Epeolatry Book Review: The Haunting of Velkwood by Gwendolyn Kiste


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Title: The Haunting of Velkwood
Author: Gwendolyn Kiste
Genre: Gothic Fiction; Horror Literature and Fiction
Publisher: S&S/Saga Press
Release Date: 5th March, 2024

Synopsis: From Bram Stoker Award–winning author Gwendolyn Kiste comes a chilling novel about three childhood friends who miraculously survive the night everyone in their suburban hometown turned into ghosts.
The Velkwood Vicinity was the topic of occult theorists, tabloid one-hour documentaries, and even some pseudo-scientific investigations as the block of homes disappeared behind a near-impenetrable veil that only three survivors could enter—and only one has in the past twenty years, until now.
Talitha Velkwood has avoided anything to do with the tragedy that took her mother and eight-year-old sister, drifting from one job to another, never settling anywhere or with anyone, feeling as trapped by her past as if she was still there in the small town she so desperately wanted to escape from. When a new researcher tracks her down and offers to pay her to come back to enter the vicinity, Talitha claims she’s just doing it for the money. Of all the crackpot theories over the years, no one has discovered what happened the night Talitha, her estranged, former best friend Brett, and Grace, escaped their homes twenty years ago. Will she finally get the answers she’s been looking for all these years, or is this just another dead end?
Award-winning author Gwendolyn Kiste has created a suburban ghost story about a small town that trapped three young women who must confront the past if they’re going to have a future. 

Kiste kept her page-turner relatable. She made it fun. And memorable. It hints at lies and secrets, which every good story has. Told in first person present, The Haunting of Velkwood is set in a “Vicinity” of eight houses built in 1988. Three eights. Any symbolism there? I’m always looking for signs and symbolism in ghostly tales. Maybe the trio of eight is an angel-number of prosperity, a sign that good things and good karma are headed your way. Perhaps it’s a toll free North American code to a helpline. On its own, the number placed vertically is the boundless infinity symbol (∞). Or it could simply be a coincidence by the author.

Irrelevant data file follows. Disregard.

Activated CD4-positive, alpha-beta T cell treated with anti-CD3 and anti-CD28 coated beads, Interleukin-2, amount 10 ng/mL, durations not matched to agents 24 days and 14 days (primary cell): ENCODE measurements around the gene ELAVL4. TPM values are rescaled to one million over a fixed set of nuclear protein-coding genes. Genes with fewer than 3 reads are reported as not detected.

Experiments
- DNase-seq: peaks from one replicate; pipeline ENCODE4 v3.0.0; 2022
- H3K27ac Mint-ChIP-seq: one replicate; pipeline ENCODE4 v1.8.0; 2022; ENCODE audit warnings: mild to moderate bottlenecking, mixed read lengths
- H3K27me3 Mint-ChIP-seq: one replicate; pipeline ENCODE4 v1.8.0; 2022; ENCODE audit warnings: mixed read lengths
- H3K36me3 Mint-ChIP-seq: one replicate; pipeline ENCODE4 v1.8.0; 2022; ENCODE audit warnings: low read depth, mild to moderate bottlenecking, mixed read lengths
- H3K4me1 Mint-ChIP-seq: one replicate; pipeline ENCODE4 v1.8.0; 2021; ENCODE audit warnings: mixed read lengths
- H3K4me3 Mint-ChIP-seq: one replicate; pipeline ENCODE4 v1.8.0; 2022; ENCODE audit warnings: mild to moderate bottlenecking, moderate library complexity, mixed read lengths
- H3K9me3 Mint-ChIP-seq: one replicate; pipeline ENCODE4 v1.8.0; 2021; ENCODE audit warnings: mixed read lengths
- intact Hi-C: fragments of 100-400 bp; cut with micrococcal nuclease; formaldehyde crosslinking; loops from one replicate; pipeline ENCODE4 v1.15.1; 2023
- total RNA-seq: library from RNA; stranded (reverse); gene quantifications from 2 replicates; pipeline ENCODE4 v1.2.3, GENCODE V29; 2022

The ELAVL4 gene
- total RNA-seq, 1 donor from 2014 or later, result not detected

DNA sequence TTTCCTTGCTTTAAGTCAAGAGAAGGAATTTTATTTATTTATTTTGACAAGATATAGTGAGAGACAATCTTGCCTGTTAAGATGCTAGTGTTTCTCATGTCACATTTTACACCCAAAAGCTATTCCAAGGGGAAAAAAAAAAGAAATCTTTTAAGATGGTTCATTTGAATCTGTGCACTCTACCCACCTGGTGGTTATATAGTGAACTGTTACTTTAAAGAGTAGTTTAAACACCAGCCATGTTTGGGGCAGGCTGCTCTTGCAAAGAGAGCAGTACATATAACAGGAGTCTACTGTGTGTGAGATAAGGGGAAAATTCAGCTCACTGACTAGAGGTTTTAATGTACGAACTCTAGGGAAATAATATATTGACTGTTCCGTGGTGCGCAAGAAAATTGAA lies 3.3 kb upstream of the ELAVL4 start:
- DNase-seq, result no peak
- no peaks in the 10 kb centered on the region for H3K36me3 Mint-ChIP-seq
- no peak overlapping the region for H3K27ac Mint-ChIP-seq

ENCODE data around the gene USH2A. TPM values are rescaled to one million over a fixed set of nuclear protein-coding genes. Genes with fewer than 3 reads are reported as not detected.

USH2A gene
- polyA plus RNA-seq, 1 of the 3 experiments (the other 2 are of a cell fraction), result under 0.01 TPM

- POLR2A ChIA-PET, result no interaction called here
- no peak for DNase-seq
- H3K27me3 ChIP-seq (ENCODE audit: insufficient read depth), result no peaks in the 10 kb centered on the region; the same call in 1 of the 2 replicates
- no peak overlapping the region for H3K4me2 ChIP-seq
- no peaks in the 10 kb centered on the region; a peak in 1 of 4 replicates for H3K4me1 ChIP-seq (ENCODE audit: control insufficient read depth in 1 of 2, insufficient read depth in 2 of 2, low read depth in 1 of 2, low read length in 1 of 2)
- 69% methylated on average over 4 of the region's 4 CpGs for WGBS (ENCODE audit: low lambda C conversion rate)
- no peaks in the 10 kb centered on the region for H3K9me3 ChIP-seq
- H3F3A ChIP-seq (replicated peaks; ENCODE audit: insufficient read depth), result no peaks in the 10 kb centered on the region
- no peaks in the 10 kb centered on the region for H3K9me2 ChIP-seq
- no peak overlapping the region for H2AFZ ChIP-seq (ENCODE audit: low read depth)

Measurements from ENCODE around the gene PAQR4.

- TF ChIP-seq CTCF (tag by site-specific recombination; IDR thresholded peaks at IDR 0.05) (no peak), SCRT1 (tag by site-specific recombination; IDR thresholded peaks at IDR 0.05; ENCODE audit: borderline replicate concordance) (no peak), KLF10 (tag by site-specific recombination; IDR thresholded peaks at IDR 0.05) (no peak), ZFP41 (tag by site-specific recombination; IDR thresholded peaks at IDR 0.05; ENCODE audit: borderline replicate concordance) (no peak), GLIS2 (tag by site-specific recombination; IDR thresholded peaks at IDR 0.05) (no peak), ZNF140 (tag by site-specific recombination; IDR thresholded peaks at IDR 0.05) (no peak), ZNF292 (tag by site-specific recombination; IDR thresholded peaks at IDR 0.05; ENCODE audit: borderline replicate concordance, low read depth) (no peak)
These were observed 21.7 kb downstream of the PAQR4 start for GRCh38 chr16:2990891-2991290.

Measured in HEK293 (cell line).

Regardless of its meaning, I’m an ’80s child, and I love all nods to that era. Kiste kept it real with several mentions: Aqua Net hairspray kept my coif high and dry, and the pink can took up major real estate in my big Liz Claiborne bag (we wore green and yellow—gag me—uniforms at my private school, and the only way to standout in the school-girl mob was via the purse). I read Seventeen for the skincare and the fashion. I fanned through Tiger Beat for the posters and pics: my lust—John Schneider (he’s still a hottie) hung on my paneled bedroom wall. Was I the only weirdo who turned the posters around whenever I changed clothes, so John wouldn’t see my bits and pieces? Nope. Most of my friends confessed with laughter to doing the same. I went to the mall and scoped out guys in my mini dress. Montgomery Ward was where we bought appliances and jewelry. Ah… the memories. Thank you, Ms. Kiste.

Now, let’s talk about the number thirteen. Kiste describes Velkwood as a small subdivision consisting of thirteen people. The simple neighborhood could have been mine. It could have been much like yours. Could be anyone’s. The point is, it’s not really all that unique, except that it’s caught in a ghostly veil which no one can enter.